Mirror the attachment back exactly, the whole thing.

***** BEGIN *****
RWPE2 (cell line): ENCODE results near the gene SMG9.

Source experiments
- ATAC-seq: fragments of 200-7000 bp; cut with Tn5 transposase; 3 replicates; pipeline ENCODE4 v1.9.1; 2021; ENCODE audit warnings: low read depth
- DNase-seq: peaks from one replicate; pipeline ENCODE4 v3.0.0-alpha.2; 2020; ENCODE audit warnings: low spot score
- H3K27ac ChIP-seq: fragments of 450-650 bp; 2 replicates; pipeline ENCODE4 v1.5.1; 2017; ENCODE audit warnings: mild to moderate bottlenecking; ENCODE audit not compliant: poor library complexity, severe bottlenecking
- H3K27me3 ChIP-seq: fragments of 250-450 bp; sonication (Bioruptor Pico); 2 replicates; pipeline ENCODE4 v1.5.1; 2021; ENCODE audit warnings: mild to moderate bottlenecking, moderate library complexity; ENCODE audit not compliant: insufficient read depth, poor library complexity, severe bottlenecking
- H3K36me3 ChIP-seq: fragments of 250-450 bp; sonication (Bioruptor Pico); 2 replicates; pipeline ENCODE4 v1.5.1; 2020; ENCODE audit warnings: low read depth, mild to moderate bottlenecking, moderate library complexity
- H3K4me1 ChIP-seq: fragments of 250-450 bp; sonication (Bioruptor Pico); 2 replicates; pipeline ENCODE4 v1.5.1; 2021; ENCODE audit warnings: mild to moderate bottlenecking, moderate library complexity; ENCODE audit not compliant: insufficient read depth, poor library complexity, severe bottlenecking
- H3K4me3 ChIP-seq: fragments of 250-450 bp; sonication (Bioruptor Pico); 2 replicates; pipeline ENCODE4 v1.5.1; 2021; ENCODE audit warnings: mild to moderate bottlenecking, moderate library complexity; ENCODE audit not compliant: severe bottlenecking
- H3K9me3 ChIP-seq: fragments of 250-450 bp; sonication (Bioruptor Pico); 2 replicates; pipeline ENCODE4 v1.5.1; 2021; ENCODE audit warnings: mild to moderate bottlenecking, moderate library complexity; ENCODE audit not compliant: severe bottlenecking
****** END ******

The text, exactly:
RWPE2 (cell line): ENCODE results near the gene SMG9.

Source experiments
- ATAC-seq: fragments of 200-7000 bp; cut with Tn5 transposase; 3 replicates; pipeline ENCODE4 v1.9.1; 2021; ENCODE audit warnings: low read depth
- DNase-seq: peaks from one replicate; pipeline ENCODE4 v3.0.0-alpha.2; 2020; ENCODE audit warnings: low spot score
- H3K27ac ChIP-seq: fragments of 450-650 bp; 2 replicates; pipeline ENCODE4 v1.5.1; 2017; ENCODE audit warnings: mild to moderate bottlenecking; ENCODE audit not compliant: poor library complexity, severe bottlenecking
- H3K27me3 ChIP-seq: fragments of 250-450 bp; sonication (Bioruptor Pico); 2 replicates; pipeline ENCODE4 v1.5.1; 2021; ENCODE audit warnings: mild to moderate bottlenecking, moderate library complexity; ENCODE audit not compliant: insufficient read depth, poor library complexity, severe bottlenecking
- H3K36me3 ChIP-seq: fragments of 250-450 bp; sonication (Bioruptor Pico); 2 replicates; pipeline ENCODE4 v1.5.1; 2020; ENCODE audit warnings: low read depth, mild to moderate bottlenecking, moderate library complexity
- H3K4me1 ChIP-seq: fragments of 250-450 bp; sonication (Bioruptor Pico); 2 replicates; pipeline ENCODE4 v1.5.1; 2021; ENCODE audit warnings: mild to moderate bottlenecking, moderate library complexity; ENCODE audit not compliant: insufficient read depth, poor library complexity, severe bottlenecking
- H3K4me3 ChIP-seq: fragments of 250-450 bp; sonication (Bioruptor Pico); 2 replicates; pipeline ENCODE4 v1.5.1; 2021; ENCODE audit warnings: mild to moderate bottlenecking, moderate library complexity; ENCODE audit not compliant: severe bottlenecking
- H3K9me3 ChIP-seq: fragments of 250-450 bp; sonication (Bioruptor Pico); 2 replicates; pipeline ENCODE4 v1.5.1; 2021; ENCODE audit warnings: mild to moderate bottlenecking, moderate library complexity; ENCODE audit not compliant: severe bottlenecking